Focus on market cap indices is a choice, not an obligation
A market cap weighted approach has well known drawbacks: it biases larger companies, regardless of efficiency and is "procyclical" - buying larger amounts of more expensively valued companies.
This is a critique of "passive investing". We don't believe there's such a thing as passive investing. There is index investing and non-index investing. There is subjective investing and systematic investing. Choice of index, choice of methodology, choice of asset allocation are all active decisions. Index investing simply delivers the desired investment approach in a way that is efficient, transparent and cheap.
The arrival of factor-based indices, means that for a required World Equity exposure, we can select which factors we want exposure to: for example, Size, Momentum, Quality, Value or Minimum Volatility.
The different factors can be summarised as follows:
How have these different factors fared?
Ranking the 1Y performance of these factors in 2017: Momentum factor delivered the highest total return at +20.6%, followed by Size factor at +13.1%, followed by Quality factor at +12.5%, followed by Value factor at +11.5%, and finally Min Volatility at +7.1%. This compares to +13.2% for the traditional cap-weighted approach.
Fig 1. Equity Factor 1Y Realised Risk-Return
On a 3Y basis, the annualised returns of Momentum come in at +18.2%, followed by Size at +15.7%, followed by Quality at +15.2%. This compares to +14.6% for the traditional cap-weighted approach.
Fig 2. Equity Factor 3Y Realised Risk-Return
Ranking the 1Y risk adjusted performance by Sharpe Ratio: Momentum leads at 1.94, followed by Size at 1.44, followed by Quality at 1.30. This compares to 1.37 for the traditional cap-weighted approach.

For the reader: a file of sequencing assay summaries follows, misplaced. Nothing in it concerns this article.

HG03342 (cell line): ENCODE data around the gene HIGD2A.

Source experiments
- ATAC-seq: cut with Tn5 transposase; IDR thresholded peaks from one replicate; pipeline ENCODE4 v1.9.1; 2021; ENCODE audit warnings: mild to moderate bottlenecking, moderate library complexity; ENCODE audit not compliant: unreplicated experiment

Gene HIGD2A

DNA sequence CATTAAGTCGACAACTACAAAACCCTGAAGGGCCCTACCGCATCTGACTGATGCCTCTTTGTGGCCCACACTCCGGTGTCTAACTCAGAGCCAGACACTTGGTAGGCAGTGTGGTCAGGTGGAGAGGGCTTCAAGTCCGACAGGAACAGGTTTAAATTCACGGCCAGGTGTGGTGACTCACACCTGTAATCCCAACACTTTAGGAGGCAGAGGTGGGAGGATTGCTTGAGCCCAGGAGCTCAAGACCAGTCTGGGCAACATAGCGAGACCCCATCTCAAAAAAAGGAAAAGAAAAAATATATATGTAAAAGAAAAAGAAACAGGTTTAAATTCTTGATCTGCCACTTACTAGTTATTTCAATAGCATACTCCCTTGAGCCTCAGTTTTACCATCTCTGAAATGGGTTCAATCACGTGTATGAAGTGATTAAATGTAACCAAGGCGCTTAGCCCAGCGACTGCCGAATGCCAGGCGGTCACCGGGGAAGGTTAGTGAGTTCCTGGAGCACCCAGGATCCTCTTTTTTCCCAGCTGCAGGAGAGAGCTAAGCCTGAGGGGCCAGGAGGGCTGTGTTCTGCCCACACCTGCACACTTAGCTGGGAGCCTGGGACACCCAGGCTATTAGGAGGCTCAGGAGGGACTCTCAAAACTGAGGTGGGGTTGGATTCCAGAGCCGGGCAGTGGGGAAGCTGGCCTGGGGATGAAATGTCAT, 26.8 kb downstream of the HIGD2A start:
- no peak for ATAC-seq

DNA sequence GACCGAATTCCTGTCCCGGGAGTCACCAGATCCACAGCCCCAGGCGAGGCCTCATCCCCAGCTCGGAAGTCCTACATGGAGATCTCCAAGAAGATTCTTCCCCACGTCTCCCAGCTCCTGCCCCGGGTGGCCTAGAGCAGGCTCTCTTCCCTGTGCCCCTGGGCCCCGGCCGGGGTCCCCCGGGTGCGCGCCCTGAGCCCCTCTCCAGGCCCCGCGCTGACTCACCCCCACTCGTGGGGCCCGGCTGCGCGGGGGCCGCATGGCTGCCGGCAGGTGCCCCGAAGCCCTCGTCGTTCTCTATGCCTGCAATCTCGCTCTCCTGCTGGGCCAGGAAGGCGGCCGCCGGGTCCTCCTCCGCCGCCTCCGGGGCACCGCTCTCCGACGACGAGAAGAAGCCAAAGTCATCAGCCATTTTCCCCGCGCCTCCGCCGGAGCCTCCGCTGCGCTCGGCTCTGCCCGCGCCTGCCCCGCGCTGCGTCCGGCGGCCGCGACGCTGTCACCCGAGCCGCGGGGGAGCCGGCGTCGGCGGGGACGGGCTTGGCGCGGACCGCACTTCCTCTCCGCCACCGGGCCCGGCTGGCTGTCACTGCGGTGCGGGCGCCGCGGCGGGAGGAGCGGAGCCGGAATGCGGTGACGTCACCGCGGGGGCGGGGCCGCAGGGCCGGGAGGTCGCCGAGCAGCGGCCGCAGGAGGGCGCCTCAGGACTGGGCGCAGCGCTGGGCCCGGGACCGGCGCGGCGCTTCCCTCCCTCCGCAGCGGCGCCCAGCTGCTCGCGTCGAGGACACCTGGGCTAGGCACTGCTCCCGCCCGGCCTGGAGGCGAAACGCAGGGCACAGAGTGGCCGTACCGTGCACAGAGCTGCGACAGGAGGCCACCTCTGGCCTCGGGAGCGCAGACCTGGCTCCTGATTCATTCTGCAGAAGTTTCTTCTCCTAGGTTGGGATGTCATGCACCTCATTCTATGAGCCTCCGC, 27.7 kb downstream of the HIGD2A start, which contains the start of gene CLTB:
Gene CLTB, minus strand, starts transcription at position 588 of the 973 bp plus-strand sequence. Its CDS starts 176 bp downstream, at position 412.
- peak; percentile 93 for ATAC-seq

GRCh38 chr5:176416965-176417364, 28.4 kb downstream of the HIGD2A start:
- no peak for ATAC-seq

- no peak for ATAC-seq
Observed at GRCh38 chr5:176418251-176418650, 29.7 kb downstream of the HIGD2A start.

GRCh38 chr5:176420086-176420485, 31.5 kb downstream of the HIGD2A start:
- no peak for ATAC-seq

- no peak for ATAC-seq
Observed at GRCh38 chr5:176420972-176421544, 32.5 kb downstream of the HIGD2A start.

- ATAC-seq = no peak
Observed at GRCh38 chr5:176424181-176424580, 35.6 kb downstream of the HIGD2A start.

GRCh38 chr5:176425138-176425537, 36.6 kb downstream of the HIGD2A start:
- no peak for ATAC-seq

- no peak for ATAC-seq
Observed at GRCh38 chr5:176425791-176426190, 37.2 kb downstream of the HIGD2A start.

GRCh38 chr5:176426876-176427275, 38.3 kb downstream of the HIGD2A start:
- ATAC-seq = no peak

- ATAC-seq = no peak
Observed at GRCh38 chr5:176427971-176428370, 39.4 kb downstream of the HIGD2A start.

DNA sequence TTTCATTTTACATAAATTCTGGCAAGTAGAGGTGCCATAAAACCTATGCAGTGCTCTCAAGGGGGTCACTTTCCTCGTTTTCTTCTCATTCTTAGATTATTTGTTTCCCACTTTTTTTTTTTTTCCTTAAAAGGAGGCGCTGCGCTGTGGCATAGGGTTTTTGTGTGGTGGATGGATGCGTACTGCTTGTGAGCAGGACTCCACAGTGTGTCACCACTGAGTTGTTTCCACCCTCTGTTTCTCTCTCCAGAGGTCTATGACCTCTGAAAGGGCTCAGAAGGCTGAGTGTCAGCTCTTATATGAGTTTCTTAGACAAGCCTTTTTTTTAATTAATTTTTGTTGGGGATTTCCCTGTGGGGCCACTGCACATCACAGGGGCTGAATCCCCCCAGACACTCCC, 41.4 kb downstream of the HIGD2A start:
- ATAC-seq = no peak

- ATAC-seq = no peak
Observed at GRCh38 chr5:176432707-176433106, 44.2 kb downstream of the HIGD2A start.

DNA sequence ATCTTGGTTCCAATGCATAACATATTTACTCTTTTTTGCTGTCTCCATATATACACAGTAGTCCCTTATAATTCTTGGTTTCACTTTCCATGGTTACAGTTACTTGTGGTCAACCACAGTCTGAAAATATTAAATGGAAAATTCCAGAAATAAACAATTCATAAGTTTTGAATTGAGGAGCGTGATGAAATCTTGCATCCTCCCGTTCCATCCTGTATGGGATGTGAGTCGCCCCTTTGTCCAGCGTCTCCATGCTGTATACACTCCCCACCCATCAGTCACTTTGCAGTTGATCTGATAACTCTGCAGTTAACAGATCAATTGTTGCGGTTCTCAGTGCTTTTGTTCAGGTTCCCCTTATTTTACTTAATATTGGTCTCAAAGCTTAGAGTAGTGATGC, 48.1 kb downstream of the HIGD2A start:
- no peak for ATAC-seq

On a 3Y basis, Size leads at 1.33, followed by Momentum at 1.30, followed by Quality at 1.19. This compares to 1.15 for the traditional cap-weighted approach.
In Fig 3. we plot the 1Y and 3Y Sharpe ratio for each World Equity factor relative to traditional cap-weighted Global and EM Equity indices, to compare the risk-adjusted returns of different factor exposures over different time frames.
Fig 3. Equity Factor Sharpe Ratios
Conclusion: a differentiated approach
We are not suggesting that one factor approach is inherently superior to another. But with a broader array of factor exposures readily accessible to decision-makers to match with their portfolio requirements, there's no longer need to complain about the limitations of cap-weighted indices.
NOTICES: I/we have no positions in any stocks mentioned, and no plans to initiate any positions within the next 72 hours. I wrote this article myself, and it expresses my own opinions. I am not receiving compensation for it.
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Chart data is as at 30-Dec-17
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